Loving AI and Sex with Robots

Would you ever have a physical relationship with a robot?
Could you ever fall in love with artificial intelligence?

The idea of a future that allows individuals sole reliance upon technology and artificial programs to achieve emotional and physical pleasure is a certain future with successful business ventures throughout the globe. Scholars predict this to culminate our society by 2050.

A common response from Western Culture

This inherent fear or disgust towards this type technology has been noted to stem from The Uncanny Valley Theory which suggests that humanoid objects which virtually resemble an authentic human but not quite, create uncanny, strangely recognisable feelings of distaste or creepiness to the individual. (Mori, M. 1970),

The notion of a robotic lover is divisive as it opposes societal normalities. The reception of this technological movement contrasts immensely across cultures. The fact that I had the audacity to ask you that question may cause offence within some individuals however this topic is something that has been readily accepted within Asian cultures, specifically Japan.

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At the beginning of my research into this area of society, I was shocked and at the popularity and overall acceptance of this technology within Asian society as it does challenge my personal moral values of what genuine human relationships are.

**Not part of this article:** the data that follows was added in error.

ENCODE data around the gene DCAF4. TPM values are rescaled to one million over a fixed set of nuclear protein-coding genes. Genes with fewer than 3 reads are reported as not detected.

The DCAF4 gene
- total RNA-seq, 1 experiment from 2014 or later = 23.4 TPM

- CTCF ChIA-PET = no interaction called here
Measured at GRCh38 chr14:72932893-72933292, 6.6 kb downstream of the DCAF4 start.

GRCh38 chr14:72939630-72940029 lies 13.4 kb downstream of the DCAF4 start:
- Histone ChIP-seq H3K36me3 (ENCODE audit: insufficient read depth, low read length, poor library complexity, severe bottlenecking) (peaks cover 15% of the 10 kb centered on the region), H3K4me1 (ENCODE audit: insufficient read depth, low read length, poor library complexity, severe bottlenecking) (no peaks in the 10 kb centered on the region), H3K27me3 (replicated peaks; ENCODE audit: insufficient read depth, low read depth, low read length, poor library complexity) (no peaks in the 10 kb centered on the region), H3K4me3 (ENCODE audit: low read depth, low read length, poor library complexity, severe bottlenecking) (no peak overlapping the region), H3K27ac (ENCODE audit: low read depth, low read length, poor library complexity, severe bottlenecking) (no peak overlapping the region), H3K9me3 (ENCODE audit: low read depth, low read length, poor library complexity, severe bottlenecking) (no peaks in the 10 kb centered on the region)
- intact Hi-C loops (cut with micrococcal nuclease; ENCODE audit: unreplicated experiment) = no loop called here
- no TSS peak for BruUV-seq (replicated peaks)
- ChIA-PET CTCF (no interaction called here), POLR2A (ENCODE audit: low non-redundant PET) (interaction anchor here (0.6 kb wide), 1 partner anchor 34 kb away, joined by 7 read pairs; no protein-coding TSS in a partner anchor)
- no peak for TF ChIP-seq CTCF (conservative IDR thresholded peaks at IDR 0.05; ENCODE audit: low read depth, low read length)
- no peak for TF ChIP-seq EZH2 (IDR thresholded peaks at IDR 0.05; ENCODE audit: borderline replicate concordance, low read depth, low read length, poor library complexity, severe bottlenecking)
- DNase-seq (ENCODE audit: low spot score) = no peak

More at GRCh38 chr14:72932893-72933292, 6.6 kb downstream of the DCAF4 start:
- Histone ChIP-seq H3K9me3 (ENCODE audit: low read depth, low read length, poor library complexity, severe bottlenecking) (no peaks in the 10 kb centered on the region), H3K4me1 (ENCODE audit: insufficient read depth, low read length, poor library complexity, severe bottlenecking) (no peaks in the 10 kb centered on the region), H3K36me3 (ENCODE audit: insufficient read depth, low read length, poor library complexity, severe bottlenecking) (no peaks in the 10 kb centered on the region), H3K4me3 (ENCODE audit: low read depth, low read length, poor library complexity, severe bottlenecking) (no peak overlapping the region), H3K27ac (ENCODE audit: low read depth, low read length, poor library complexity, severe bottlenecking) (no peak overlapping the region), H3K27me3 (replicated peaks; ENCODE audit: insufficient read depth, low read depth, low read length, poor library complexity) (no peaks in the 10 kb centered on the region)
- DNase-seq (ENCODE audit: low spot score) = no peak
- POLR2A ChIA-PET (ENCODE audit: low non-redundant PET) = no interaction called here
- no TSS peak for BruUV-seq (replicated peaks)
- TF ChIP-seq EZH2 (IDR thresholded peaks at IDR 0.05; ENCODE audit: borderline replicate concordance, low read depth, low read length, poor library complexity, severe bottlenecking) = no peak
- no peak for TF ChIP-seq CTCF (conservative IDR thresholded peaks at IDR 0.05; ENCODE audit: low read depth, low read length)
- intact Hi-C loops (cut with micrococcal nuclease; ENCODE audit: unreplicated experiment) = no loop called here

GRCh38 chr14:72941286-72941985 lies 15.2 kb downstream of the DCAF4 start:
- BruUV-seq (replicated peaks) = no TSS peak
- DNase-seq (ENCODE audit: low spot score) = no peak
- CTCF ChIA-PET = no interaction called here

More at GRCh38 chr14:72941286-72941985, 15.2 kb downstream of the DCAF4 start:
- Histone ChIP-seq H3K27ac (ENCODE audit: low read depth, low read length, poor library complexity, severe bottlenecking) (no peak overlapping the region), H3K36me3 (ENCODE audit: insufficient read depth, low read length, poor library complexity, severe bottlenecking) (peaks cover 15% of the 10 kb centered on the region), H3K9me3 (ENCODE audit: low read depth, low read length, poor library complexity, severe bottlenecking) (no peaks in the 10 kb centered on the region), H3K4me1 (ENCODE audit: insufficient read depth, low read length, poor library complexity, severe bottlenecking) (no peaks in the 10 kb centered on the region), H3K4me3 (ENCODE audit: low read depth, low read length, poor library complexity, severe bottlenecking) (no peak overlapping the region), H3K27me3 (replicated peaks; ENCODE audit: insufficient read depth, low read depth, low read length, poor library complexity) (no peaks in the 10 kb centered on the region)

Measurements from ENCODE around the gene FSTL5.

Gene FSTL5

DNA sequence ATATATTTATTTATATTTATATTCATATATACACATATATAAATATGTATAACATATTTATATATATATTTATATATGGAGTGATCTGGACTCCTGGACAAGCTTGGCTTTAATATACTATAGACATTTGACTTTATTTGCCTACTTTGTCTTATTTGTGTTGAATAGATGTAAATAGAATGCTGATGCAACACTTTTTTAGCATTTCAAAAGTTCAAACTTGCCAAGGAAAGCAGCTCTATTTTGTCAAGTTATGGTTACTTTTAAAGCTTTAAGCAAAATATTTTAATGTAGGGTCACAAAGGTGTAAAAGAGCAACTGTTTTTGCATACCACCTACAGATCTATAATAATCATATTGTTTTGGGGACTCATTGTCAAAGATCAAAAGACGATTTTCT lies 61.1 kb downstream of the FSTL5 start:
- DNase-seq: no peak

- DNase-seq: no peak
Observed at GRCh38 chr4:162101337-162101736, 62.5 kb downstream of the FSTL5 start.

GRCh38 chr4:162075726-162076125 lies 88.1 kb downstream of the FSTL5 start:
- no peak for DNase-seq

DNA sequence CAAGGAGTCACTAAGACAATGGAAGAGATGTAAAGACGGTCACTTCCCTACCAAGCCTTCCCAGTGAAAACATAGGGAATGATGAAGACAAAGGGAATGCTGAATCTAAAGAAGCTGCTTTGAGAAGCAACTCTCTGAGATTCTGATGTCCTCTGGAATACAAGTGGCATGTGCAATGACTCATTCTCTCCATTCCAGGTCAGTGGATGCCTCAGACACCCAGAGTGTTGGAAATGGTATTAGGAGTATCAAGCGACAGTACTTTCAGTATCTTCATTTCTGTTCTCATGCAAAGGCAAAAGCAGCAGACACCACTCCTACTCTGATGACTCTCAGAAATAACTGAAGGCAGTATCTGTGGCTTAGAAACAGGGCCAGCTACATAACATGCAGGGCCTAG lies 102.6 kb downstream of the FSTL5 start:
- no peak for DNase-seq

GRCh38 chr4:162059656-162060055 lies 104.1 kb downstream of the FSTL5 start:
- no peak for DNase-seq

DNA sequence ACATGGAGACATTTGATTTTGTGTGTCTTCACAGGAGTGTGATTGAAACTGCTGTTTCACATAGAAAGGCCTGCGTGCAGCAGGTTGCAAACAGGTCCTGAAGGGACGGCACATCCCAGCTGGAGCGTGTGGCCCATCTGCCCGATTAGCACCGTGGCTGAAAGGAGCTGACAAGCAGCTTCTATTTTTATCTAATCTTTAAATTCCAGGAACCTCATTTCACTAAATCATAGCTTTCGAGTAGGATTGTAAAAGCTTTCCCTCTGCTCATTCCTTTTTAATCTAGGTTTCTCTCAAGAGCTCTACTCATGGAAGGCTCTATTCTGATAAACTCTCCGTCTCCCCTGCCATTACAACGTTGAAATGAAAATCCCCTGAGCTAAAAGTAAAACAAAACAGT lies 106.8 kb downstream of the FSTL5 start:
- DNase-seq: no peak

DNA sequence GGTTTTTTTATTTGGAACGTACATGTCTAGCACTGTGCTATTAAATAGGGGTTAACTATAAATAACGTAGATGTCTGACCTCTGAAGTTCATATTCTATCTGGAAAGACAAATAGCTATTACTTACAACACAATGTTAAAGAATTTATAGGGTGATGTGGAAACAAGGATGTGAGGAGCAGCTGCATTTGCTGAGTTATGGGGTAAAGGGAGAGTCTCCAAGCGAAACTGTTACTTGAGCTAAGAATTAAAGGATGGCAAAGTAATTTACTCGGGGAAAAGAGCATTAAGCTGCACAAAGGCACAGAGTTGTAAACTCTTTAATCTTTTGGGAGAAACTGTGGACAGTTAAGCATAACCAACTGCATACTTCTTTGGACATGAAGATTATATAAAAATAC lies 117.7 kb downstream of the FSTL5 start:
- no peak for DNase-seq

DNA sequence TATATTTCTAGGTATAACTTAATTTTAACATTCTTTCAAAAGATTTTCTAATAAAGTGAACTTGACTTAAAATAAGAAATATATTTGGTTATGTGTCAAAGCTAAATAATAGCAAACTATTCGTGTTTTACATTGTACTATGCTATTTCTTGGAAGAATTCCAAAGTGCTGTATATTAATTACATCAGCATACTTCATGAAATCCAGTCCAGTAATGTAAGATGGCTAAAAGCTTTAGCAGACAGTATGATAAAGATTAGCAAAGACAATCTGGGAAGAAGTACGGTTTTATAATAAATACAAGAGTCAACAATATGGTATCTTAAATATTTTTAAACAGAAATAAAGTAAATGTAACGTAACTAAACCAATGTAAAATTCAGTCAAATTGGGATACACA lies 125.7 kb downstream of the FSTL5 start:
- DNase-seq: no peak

It is important to understand the schools of thought when it comes to researching this topic. The idea of utilising robotic technologies for sexual pleasure, emotional attachment to an artificial technology and finally a combination of both within advanced technology.

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Dr David Levy, A British academic published a book called ‘Love + Sex with Robots’ indicated reasons for why people would want a robotic lover. He investigated the notion of technophilia, preferring a robot purely on the basis it is a robot and finally because of the idea individuals can feel publically isolated which in turn leading to a robot being the ideal option to that of a human. (Levy 2007, 127 – 159). Levy also makes the point of we already pay for sexual pleasures through prostitution, therefore “This indicates that those who consider having sex with robots should have no qualms on the basis of the robot’s presumed lack of affection for them” (Levy 2007).

Researchers and roboticists have come up with many implementations of robot companions like sex robots, emotional robots, humanoid robots, and artificial intelligence systems that can simulate human emotions. Boden notes a range of technologies and artificial companions available or are being developed, Boden notes the most significant is “the realistic simulation of emotion by an artificial system” (Boden 2006,1094). An example of this type of technology, is Azuma Hikari, an artificial system developed by Japanese company Gatebox. Azuma is a holographic projected within a cylindrical tube and is programmed to be a replicate to that of a wife, possessing the role of an intimate companion. Through communication with the user, Hikari learns and tailors her responses to create the desired experience for the user.

Boden , M. A. 2006 . Mind as Machine: A History of Cognitive Science . Oxford, UK: Oxford University Press .

Mori , M. 1970 . Bukimi no tani: The uncanny valley , trans. K. F. MacDorman and T. Minato . Energy 7( 4 ): 33 – 35 .

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